The Final Days

Once Our Lord enters Jerusalem, Matthew recounts in chapters 21 and 22 how He sharpens his message and the perception of Who He claims to be: He cleanses the Temple, explains the praise He receives, curses the fig tree as a lesson in faith and fruitfulness, traps the priests and elders concerning the identity of John the Baptist and Himself, and proclaims the magnificent parables of the two sons and the wicked tenants (who will have the vineyard/kingdom of God taken away from them). He also applies to Himself the text that the “stone rejected by the builders will become the cornerstone” (21:42).

In chapter 22, Matthew gives us the parable of the marriage feast, for it is time—in the Messianic argument—to look ahead to eternal life. By citing verse 44 of Psalm 110, Our Lord even forces His learned critics to assess seriously the question of who is the Christ, if David calls Him Lord. Then, in chapter 23, Christ condemns the scribes and Pharisees for their hypocrisy and evil, uttering a great lament over Jerusalem.

In chapter 24, the narrative becomes more apocalyptic, concerning the destruction of the Temple, the evils and persecutions which must come before Christ’s second coming, and the need for watchfulness and fidelity. This is crowned in chapter 25 by the parables of the wise and foolish maidens awaiting the bridegroom, the parable of the talents (another commentary on how we will be judged), and the famous passage describing the final judgment, based on works of mercy, for what is done to others is done to Christ.

Now, at last, the narrative argument reaches its peak in the conspiracy to kill Jesus: His betrayal and arrest, His crucifixion and death. All of my readers will have these scenes clearly in mind. But notice that it is the high priest of Israel who demands of Our Lord, “I adjure you by the living God, tell us if you are the Christ, the Son of God”, to which Christ answers: “You have said so. But I tell you, hereafter you will see the Son of man seated at the right hand of Power, and coming on the clouds of heaven” (26:63-64)—a crystal clear reference to the well-known Messianic verses of Psalm 110:1 and Daniel 7:13.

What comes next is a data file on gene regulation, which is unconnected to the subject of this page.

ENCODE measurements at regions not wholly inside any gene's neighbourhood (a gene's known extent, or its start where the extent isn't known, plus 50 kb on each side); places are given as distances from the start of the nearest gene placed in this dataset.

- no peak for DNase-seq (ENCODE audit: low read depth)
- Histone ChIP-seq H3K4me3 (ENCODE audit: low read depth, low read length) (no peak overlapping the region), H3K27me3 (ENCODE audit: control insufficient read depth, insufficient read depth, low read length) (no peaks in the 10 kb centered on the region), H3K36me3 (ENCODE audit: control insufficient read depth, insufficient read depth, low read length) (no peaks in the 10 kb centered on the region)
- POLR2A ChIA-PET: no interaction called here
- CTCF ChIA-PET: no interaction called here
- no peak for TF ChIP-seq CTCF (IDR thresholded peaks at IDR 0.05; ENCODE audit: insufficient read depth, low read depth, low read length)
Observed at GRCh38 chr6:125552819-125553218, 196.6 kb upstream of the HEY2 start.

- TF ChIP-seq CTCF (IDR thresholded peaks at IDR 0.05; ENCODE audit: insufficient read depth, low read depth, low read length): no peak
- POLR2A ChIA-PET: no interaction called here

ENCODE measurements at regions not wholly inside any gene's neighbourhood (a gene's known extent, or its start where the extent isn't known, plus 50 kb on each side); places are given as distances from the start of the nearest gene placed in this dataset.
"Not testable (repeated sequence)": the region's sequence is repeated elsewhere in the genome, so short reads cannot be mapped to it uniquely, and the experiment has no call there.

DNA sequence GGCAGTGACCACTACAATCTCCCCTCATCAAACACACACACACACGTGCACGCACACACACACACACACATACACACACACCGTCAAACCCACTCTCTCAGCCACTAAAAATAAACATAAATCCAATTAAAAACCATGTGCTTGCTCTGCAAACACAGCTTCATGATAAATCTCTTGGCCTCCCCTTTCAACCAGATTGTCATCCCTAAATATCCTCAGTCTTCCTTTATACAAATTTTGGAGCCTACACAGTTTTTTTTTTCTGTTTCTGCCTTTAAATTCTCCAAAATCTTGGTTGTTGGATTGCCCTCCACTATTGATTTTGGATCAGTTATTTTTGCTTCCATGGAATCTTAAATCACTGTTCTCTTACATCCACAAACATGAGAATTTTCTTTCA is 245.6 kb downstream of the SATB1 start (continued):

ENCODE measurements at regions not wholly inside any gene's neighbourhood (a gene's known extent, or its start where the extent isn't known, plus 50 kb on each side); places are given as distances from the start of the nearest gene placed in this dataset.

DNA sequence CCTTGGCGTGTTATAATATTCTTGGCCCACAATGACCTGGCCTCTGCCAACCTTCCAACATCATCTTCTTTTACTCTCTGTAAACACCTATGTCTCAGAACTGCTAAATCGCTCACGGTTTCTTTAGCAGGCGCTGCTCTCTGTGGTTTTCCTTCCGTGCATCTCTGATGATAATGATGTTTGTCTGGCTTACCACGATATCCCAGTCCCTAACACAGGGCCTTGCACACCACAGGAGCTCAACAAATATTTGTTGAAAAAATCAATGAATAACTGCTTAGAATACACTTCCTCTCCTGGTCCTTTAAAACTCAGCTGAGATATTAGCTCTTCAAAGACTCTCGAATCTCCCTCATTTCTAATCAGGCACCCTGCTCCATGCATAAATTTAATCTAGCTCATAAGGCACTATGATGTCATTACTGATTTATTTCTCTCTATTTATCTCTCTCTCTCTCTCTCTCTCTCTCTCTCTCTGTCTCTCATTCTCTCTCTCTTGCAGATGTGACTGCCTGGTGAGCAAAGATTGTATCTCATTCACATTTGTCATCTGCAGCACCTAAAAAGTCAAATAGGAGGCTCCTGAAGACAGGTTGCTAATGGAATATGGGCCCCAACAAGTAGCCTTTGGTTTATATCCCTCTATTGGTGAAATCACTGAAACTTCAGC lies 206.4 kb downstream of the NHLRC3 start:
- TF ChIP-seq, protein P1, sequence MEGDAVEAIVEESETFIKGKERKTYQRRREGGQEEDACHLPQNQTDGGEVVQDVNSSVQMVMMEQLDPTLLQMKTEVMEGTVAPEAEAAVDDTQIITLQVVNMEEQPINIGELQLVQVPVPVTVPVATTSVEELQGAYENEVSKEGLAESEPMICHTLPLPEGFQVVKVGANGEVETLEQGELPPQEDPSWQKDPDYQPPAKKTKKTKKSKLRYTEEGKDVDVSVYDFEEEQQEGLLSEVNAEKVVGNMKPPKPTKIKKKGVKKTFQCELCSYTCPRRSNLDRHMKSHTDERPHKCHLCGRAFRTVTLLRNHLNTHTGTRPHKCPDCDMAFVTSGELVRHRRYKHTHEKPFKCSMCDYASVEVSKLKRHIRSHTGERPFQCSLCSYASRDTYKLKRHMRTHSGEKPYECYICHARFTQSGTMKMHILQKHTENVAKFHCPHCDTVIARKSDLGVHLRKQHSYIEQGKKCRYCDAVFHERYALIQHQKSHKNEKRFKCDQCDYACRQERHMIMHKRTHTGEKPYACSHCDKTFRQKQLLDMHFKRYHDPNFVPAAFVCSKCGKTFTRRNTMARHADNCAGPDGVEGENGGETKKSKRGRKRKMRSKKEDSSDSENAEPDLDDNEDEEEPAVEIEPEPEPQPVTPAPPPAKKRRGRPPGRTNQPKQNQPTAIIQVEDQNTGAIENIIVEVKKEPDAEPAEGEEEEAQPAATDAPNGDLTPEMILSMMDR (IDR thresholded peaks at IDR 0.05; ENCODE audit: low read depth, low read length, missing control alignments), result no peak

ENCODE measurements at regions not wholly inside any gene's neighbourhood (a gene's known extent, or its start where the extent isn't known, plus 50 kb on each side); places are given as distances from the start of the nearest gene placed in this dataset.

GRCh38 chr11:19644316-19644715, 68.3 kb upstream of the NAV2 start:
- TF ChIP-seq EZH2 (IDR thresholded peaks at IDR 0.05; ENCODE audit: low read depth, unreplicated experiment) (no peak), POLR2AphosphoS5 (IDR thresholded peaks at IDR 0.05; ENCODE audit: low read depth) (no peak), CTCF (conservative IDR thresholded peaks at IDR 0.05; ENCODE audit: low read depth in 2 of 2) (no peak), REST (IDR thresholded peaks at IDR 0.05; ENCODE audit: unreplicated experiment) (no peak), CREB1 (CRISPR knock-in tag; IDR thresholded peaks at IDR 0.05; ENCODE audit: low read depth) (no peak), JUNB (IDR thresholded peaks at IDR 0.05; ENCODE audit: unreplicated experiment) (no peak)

Conclusion

Notice again how Matthew fulfills his purpose through this rapid-fire biographical argument, culminating in Our Lord’s own absolute claim to be the Messiah awaited by Israel. This, again, is the whole point of Matthew’s gospel. It remains only for him to describe Our Lord’s death and Resurrection, so that the sacred author can draw, again biographically, the obvious conclusion:

And Jesus came and said to them, “All authority in heaven and on earth has been given to me…and behold, I am with you always, to the close of the age.” [28:16-20]

For reasons of convenience I have switched between a direct narrative of Christ’s deeds and an emphasis on Matthew’s account of the Savior, but remember that this entire essay follows Matthew’s narrative completely and absolutely, with nothing added. In other words, Matthew’s gospel is like an arrow shot from a bow, to which is attached a single message. It is fast-paced and dramatic, and thoroughly rooted in Christ’s actions. But make no mistake: It is intended as one complete and unanswerable argument.

Perhaps that argument can be expressed best through words of Christ which Matthew quotes, words spoken right after Our Lord told those who rejected Him that they would receive no sign except the sign of Jonah:

The men of Nineveh will arise at the judgment with this generation and condemn it; for they repented at the preaching of Jonah, and behold, something greater than Jonah is here. The queen of the South will arise at the judgment with this generation and condemn it; for she came from the ends of the earth to hear the wisdom of Solomon, and behold, something greater than Solomon is here. [Mt 12:40-42]

Jeffrey Mirus holds a Ph.D. in intellectual history from Princeton University. A co-founder of Christendom College, he also pioneered Catholic Internet services. He is the founder of Trinity Communications and CatholicCulture.org. See full bio.